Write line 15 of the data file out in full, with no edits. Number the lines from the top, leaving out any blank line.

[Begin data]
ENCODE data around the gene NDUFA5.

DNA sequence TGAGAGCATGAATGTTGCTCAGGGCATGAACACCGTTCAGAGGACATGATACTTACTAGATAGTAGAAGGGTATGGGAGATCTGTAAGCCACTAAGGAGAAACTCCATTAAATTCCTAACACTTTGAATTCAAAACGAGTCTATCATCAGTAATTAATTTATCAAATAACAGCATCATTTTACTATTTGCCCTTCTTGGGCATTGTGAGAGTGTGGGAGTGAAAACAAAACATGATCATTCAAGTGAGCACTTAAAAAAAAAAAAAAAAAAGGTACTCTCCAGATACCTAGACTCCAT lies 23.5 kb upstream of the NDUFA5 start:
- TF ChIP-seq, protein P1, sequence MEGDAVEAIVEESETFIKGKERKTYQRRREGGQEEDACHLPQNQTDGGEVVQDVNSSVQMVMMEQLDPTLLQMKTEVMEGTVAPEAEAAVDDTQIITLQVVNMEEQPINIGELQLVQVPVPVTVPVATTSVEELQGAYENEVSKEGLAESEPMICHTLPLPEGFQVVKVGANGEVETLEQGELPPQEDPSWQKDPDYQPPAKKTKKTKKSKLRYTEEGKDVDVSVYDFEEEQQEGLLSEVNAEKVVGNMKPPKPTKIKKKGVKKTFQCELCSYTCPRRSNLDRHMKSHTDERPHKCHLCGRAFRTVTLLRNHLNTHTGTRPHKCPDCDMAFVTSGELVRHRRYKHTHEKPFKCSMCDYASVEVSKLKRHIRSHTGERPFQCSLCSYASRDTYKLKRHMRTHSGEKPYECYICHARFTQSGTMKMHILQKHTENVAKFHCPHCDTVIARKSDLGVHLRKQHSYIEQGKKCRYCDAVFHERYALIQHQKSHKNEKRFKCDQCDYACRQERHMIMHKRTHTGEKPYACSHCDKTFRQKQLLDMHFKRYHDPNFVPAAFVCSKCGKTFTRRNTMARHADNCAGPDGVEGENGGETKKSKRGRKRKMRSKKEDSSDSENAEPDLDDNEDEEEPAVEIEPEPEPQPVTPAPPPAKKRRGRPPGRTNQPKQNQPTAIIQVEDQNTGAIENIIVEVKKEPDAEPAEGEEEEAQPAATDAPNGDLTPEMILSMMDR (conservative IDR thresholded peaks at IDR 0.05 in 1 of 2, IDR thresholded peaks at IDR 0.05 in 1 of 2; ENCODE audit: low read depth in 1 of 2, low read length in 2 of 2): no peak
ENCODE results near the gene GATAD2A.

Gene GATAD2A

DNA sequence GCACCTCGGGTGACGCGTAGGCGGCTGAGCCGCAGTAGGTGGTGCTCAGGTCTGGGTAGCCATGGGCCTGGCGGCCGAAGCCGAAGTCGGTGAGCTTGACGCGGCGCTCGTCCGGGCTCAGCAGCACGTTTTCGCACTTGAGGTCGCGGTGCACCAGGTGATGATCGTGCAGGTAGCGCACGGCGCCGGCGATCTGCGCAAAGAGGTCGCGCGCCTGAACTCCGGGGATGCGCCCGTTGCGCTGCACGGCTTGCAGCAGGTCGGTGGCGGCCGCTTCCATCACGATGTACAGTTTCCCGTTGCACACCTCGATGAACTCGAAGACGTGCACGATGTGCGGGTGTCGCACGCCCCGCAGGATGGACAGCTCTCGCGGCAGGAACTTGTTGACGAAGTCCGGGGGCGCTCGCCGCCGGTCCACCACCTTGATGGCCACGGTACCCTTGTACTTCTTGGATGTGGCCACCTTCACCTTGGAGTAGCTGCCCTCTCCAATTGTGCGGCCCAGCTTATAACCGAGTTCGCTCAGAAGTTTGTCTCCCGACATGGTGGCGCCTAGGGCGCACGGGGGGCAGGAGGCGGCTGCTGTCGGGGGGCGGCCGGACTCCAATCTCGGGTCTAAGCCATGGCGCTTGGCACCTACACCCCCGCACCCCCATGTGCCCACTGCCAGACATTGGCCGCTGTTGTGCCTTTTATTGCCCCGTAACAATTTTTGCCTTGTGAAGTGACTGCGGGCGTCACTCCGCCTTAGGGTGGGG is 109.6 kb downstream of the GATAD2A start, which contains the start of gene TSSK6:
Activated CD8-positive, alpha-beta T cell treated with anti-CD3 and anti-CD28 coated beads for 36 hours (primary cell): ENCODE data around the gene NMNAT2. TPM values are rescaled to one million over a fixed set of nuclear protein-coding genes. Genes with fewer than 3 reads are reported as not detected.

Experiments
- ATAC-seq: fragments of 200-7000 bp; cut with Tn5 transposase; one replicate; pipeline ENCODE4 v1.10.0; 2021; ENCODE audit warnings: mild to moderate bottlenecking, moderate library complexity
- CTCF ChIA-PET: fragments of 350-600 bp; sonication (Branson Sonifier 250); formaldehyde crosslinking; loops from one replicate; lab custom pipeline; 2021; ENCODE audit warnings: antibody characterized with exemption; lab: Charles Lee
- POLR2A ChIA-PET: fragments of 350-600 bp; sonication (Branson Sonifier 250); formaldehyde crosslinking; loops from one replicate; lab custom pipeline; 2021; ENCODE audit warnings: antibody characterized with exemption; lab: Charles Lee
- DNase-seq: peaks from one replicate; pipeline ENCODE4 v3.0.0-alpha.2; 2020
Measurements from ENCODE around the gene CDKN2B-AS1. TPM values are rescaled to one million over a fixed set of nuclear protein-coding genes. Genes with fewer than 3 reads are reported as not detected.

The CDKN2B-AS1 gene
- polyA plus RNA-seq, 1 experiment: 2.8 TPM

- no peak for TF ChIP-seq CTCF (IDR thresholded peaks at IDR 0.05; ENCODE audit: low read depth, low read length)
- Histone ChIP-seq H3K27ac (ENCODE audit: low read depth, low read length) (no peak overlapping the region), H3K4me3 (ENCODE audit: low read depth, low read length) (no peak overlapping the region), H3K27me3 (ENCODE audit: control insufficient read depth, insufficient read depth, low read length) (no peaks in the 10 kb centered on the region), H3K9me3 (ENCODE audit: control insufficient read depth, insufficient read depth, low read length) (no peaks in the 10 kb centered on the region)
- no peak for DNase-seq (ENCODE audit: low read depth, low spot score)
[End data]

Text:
- polyA plus RNA-seq, 1 experiment: 2.8 TPM